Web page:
US President George W Bush intends to reveal a new Iraq strategy within days, the BBC has learnt.
The speech will reveal a plan to send more US troops to Iraq to focus on ways of bringing greater security, rather than training Iraqi forces. …
…The BBC was told by a senior administration source that the speech setting out changes in Mr Bush’s Iraq policy is likely to come in the middle of next week.
Its central theme will be sacrifice.
The speech, the BBC has been told, involves increasing troop numbers.
The exact mission of the extra troops in Iraq is still under discussion, according to officials, but it is likely to focus on providing security rather than training Iraqi forces.
The proposal, if it comes, will be highly controversial.
Already one senior Republican senator has called it Alice in Wonderland.
Olbermann said that Jim Miklaszewski of NBC News had corroborated the part of the story about extra troops. Other reports say that General George Casey, the commander of US forces in Iraq, is about to lose his job because he has said he doesn’t need more troops.
Gerard Baker writes for the Times (UK; emphasis added),
In the coming days he [Pressident Bush] is expected to announce not the beginning of the US disengagement his critics want, but a deepening of the effort to build a stable and democratic nation there.
This likely new approach is not only fraught with military and political risks, but increasingly represents a very lonely furrow for the man in the White House. It is backed perhaps just by Mr Bush and a handful of close advisers, in the face of opposition from senior military commanders, a resurgent Democratic party that takes control of Congress this week, and even from many within his own Republican party.
Those close to the discussions say the President is leaning against the recommendation of the Iraq Study Group, headed by James Baker, his fatherâ€™s Secretary of State, for a steady drawdown of US troops. Instead, advisers say, he favours a â€œsurgeâ€ of American forces of perhaps 30,000 or more troops in addition to the 140,000 there, with the aim of restoring order in Baghdad especially. Senior military commanders have been sceptical. General John Abizaid, head of US Central Command, has publicly expressed doubts, and will be stepping down shortly. General George Casey, the commander of US forces in Iraq, is also known to be cautious â€” he too may soon leave his job. So entrenched have been the military doubts that one adviser said that there had been no serious discussion of the â€œsurgeâ€ strategy until it was proposed by an outside group of military thinkers about a month ago. Mr Bush will be both bucking the views of senior military and taking a large political risk. …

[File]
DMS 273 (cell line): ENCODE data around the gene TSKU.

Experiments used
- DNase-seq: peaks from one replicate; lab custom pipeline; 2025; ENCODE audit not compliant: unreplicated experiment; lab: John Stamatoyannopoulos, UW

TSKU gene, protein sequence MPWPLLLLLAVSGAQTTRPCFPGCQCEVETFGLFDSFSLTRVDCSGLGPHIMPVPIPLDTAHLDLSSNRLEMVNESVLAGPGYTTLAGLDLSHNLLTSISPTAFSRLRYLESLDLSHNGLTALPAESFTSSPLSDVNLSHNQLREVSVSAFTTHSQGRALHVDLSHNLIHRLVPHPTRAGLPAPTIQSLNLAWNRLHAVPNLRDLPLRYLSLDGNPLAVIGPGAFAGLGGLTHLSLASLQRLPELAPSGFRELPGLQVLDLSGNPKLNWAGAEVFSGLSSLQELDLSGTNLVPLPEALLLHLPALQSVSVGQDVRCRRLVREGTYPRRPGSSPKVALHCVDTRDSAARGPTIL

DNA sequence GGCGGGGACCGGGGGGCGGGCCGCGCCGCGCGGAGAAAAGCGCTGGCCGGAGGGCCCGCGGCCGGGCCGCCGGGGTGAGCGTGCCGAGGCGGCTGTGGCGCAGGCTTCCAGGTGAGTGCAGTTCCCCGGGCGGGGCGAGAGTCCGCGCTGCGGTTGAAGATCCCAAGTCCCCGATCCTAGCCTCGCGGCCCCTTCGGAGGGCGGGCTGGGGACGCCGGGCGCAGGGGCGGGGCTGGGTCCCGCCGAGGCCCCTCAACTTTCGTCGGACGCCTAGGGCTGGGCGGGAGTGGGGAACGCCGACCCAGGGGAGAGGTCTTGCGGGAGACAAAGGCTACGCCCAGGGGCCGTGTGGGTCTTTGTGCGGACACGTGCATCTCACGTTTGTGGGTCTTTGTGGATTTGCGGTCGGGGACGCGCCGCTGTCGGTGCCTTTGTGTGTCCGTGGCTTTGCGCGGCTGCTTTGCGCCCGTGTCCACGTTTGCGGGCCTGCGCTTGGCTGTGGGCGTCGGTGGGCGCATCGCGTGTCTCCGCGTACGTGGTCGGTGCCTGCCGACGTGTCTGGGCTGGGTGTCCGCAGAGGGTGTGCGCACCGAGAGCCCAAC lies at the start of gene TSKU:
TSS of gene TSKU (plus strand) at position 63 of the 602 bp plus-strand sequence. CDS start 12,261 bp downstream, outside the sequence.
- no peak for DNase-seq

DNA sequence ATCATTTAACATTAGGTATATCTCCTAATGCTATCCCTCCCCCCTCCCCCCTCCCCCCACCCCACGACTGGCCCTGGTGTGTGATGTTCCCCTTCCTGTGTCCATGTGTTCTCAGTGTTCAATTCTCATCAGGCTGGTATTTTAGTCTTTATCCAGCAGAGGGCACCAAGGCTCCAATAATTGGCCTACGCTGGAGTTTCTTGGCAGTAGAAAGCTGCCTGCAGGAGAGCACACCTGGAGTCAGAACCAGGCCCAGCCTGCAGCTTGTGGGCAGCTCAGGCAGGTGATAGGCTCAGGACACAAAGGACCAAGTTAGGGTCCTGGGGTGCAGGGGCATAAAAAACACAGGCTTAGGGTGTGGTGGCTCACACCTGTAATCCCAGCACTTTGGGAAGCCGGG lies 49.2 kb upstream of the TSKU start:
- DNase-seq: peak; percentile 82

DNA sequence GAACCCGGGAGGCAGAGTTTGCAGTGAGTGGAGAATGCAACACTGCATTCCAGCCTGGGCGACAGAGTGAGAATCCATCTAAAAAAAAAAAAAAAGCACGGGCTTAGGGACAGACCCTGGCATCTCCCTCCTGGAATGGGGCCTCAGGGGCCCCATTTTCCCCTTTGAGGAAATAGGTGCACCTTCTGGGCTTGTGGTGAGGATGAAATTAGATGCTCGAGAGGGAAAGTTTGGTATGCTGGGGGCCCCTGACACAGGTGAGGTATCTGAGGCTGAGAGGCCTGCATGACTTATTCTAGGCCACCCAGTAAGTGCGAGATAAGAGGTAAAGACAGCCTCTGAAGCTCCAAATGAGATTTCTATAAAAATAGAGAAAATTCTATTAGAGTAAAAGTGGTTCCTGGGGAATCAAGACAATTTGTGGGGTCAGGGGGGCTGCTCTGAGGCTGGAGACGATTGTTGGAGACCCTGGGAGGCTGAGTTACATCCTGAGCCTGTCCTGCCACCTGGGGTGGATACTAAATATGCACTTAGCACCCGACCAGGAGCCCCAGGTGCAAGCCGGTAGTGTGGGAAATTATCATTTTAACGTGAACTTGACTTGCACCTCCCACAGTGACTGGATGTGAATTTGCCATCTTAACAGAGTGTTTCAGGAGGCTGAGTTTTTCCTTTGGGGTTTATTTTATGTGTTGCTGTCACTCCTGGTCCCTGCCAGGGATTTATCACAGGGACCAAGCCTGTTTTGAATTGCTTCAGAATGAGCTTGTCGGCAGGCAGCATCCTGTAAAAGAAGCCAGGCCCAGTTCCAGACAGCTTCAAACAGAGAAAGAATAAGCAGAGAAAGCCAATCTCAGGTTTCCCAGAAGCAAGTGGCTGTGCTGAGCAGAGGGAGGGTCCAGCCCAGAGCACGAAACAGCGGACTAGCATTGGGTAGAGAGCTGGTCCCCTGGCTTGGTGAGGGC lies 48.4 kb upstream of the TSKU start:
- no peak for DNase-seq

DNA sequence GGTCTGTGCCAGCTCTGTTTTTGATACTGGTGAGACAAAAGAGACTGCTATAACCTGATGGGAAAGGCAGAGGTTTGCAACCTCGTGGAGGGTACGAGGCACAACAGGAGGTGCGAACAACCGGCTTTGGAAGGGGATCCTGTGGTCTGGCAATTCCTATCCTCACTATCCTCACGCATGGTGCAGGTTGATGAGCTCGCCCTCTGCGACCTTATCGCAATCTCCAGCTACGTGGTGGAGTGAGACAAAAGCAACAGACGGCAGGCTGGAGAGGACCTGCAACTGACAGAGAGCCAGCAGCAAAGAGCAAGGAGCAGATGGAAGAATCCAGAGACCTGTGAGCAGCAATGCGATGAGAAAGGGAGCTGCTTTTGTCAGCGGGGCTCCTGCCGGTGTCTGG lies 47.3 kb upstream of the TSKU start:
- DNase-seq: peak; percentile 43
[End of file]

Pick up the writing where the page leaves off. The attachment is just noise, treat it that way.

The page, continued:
… Even more problematic for Mr Bush is that growing numbers of senior members of his own Republican party are against a significant troop increase in Iraq. Chuck Hagel, the Nebraska senator and a possible Republican presidential candidate, recently returned from Iraq to tell friends he was convinced a surge in US troops would be folly.
Here’s the punchline:
Aides close to Mr Bush say that he is determined not to repeat the mistakes of Vietnam.
And Mr Bush has been influenced heavily in his thinking, it seems, by Henry Kissinger, the Secretary of State to Mr Ford and Richard Nixon. According to Bob Woodwardâ€™s book, State of Denial, in 2005 Mr Kissinger sent Mr Bush a copy of his famous 1969 â€œsalted peanutâ€ memo to Mr Nixon. In it the Secretary of State warned against troop withdrawals from Vietnam, saying that they would become to the American people like salted peanuts â€” â€œthe more US troops come home, the more will be demandedâ€.